An article in the Wall Street Journal ("FASB Recognition Stalled Amid Fight Over Control," February 21, 2003) reveals that in the weeks leading up to his departure, Harvey Pitt pushed for and failed in an attempt to establish greater SEC control over the Financial Accounting Standards Board.
Mr. Pitt's plan was for the SEC to hold tighter control over FASB, the make up of the membership of the Financial Accounting Foundation, the selection of the members of the FASB, and the standard setting agenda of the organization. His proposal would have given the SEC a greater representation at FASB meetings and would have given the SEC access to confidential FASB documents. According to the article, Mr. Pitt withheld crucial SEC recognition of the FASB pending acceptance of the greater control, essentially blocking the ability for the independent accounting standard setter to receive the critical funding it needs to survive.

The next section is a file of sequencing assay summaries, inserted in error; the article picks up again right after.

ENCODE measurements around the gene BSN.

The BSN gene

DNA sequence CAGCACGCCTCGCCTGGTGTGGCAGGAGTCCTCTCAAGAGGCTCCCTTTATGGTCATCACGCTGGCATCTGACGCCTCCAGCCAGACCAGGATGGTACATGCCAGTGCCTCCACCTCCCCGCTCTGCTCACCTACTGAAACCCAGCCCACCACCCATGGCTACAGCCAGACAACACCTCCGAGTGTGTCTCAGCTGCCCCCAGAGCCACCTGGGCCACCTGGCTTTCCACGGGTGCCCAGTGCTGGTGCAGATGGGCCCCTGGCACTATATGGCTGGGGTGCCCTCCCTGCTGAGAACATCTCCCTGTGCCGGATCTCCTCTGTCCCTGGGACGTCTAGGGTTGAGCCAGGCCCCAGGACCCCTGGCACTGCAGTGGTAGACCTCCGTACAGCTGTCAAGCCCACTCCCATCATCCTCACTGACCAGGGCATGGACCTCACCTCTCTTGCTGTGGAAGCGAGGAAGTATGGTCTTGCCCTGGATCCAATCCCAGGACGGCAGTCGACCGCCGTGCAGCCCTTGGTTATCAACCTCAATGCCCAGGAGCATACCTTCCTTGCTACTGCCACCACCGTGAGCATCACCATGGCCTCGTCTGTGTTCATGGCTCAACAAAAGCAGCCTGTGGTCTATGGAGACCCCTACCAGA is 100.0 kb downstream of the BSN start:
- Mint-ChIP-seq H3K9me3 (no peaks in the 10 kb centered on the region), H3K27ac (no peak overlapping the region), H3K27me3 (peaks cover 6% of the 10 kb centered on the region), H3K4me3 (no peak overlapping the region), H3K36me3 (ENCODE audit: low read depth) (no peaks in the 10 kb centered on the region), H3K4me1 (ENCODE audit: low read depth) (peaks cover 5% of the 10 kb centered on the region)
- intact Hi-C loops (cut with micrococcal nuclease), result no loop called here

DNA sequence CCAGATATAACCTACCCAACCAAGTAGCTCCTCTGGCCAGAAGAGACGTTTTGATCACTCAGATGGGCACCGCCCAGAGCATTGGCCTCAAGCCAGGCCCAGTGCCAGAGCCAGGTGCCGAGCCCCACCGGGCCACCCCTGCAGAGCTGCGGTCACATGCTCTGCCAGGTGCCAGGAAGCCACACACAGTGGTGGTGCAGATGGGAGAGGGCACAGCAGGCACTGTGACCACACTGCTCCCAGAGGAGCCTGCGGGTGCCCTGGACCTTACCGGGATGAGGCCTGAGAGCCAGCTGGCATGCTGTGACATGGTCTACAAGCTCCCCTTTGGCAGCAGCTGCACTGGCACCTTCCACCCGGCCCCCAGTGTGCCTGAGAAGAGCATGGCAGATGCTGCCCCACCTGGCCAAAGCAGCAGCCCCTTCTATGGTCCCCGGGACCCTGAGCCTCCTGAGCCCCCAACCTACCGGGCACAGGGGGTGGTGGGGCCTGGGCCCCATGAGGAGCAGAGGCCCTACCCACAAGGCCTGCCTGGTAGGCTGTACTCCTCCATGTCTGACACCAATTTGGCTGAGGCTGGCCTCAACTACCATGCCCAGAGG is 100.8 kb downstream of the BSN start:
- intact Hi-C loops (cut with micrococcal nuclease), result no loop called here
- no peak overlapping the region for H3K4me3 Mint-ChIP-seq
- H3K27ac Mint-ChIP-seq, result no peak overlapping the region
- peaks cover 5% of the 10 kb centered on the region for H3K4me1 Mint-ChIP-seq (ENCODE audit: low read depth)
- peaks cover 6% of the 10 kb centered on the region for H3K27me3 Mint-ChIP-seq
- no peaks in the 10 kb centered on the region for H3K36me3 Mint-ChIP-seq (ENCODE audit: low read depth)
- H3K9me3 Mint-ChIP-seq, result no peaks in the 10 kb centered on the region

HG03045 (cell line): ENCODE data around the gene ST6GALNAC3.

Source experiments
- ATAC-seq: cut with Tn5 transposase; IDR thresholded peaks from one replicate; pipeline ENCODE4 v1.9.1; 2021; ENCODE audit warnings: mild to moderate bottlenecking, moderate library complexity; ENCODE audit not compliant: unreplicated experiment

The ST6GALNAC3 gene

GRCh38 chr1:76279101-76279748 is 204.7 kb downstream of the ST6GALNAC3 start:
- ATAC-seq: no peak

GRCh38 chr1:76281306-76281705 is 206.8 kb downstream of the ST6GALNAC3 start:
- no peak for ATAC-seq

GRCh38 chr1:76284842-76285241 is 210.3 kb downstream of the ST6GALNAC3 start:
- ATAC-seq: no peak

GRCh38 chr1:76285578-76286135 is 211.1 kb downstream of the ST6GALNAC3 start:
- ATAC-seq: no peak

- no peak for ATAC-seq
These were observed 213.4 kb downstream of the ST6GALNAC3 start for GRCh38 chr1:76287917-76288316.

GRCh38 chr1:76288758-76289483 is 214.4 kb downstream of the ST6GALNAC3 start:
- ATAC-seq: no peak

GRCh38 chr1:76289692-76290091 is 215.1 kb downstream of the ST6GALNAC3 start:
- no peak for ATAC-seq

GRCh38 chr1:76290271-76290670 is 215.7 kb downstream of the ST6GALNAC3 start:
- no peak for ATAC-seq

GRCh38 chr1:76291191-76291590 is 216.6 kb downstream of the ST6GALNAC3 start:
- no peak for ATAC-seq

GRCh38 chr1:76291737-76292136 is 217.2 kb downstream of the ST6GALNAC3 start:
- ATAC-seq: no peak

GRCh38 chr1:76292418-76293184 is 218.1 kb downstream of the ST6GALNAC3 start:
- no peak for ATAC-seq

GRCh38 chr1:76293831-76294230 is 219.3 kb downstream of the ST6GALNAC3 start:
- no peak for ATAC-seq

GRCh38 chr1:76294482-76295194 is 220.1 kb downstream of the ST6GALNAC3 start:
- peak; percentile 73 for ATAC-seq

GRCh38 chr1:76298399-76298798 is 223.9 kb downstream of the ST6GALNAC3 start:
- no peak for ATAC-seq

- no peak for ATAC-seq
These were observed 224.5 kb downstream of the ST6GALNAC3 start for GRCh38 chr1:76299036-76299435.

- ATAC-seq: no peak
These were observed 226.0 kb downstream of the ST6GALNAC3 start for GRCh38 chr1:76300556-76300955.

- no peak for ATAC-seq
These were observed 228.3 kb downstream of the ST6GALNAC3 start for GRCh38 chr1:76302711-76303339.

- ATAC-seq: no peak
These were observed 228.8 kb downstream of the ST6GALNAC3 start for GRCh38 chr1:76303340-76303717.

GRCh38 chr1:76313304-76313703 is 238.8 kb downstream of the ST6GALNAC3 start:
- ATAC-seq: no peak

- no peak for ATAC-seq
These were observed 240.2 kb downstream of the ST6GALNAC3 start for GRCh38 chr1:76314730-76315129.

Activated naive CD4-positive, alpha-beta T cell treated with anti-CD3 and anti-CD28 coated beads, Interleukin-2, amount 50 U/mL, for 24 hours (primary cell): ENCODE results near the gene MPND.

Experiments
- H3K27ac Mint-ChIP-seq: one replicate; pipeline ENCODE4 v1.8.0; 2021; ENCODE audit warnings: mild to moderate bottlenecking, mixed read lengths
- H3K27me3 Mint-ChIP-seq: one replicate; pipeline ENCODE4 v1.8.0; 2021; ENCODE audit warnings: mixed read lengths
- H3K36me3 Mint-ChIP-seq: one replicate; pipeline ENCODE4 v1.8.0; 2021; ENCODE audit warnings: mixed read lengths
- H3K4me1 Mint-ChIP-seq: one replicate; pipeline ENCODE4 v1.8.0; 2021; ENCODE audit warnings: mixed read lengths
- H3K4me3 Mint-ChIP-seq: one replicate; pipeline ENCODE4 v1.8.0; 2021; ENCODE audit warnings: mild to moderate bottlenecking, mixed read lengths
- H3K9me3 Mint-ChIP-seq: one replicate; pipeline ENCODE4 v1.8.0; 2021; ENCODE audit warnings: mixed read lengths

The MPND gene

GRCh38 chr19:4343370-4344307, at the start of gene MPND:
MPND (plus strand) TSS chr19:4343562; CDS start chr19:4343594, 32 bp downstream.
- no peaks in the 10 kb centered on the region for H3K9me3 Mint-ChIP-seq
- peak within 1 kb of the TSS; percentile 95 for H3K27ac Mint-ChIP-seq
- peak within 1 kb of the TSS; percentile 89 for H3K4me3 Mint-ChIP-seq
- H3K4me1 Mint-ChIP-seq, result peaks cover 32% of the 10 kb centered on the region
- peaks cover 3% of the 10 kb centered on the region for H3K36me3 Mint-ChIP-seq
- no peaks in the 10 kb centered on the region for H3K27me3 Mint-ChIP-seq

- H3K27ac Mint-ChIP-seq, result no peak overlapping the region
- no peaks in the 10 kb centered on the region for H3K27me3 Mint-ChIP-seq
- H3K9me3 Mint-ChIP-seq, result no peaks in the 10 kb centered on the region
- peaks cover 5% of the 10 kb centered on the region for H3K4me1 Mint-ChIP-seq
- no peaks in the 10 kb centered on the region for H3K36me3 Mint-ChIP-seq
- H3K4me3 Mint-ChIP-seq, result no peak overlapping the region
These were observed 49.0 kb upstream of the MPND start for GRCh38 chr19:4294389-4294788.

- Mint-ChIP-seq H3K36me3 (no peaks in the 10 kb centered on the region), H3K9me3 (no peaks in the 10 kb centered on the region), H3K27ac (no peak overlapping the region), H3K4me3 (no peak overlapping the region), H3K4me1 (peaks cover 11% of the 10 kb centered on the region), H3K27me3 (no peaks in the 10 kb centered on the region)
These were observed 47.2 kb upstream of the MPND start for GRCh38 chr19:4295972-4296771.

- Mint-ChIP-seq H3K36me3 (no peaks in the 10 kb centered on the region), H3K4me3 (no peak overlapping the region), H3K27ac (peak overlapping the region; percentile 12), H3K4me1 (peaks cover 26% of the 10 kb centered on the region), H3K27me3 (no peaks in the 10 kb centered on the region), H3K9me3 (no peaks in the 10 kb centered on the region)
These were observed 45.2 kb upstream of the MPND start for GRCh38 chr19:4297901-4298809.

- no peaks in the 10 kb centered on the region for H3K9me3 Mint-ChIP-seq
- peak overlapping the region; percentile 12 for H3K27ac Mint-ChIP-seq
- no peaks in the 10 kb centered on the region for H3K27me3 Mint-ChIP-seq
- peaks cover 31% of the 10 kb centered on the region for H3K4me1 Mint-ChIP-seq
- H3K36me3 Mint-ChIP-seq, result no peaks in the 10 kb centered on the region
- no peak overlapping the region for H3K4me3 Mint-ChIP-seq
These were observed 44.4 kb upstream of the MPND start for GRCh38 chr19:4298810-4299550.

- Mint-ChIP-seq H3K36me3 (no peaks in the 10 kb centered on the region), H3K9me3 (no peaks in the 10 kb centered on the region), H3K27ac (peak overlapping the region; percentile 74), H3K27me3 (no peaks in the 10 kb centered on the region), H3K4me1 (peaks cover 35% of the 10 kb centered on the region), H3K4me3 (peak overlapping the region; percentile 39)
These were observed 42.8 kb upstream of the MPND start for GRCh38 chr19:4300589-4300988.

As part of the Sarbanes-Oxley Act, funding for the FASB is to be changed so that operating funds come from fees imposed on listed corporations, instead of the current funding model, which generates much of the revenue from public accounting firms and publication sales. Lawyers believe that the FASB cannot impose fees on public corporations unless it receives SEC recognition.
In the end, FASB lobbying to assert and maintain its independence won out. "We need to be able to do our thing in an independent, objective and thorough way," FASB Chairman Robert Herz to the Wall Street Journal. "We don't want to be subject to constant interference or domination of our agenda."
According to The Journal, FASB has enough cash on hand to last through the fall. The new SEC Chairman William Donaldson is in a position to quickly recognize the FASB with no additional strings attached, allowing it to get the funding it needs to increase staffing and continue its duties.